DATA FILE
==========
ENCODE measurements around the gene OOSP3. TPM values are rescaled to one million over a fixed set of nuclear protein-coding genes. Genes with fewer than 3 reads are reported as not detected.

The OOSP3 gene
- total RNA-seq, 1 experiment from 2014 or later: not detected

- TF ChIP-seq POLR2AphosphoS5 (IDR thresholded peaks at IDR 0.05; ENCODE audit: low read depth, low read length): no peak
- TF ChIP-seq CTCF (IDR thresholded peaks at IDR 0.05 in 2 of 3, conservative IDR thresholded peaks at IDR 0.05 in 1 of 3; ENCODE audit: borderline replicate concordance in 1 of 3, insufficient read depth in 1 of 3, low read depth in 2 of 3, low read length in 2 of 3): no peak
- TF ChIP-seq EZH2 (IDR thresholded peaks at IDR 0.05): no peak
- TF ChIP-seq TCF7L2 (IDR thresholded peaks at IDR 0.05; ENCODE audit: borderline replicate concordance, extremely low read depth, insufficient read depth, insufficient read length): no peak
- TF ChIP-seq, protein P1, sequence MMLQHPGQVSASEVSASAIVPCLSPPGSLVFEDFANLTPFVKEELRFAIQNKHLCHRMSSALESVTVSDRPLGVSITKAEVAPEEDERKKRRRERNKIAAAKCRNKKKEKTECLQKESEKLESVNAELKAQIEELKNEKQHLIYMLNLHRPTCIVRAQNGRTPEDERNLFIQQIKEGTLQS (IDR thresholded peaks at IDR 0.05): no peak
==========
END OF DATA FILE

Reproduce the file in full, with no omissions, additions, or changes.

ENCODE measurements around the gene OOSP3. TPM values are rescaled to one million over a fixed set of nuclear protein-coding genes. Genes with fewer than 3 reads are reported as not detected.

The OOSP3 gene
- total RNA-seq, 1 experiment from 2014 or later: not detected

- TF ChIP-seq POLR2AphosphoS5 (IDR thresholded peaks at IDR 0.05; ENCODE audit: low read depth, low read length): no peak
- TF ChIP-seq CTCF (IDR thresholded peaks at IDR 0.05 in 2 of 3, conservative IDR thresholded peaks at IDR 0.05 in 1 of 3; ENCODE audit: borderline replicate concordance in 1 of 3, insufficient read depth in 1 of 3, low read depth in 2 of 3, low read length in 2 of 3): no peak
- TF ChIP-seq EZH2 (IDR thresholded peaks at IDR 0.05): no peak
- TF ChIP-seq TCF7L2 (IDR thresholded peaks at IDR 0.05; ENCODE audit: borderline replicate concordance, extremely low read depth, insufficient read depth, insufficient read length): no peak
- TF ChIP-seq, protein P1, sequence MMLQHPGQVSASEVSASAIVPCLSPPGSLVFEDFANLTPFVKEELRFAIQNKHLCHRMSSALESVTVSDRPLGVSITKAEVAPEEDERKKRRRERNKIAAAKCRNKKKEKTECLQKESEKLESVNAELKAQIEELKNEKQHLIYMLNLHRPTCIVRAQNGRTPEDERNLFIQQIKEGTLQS (IDR thresholded peaks at IDR 0.05): no peak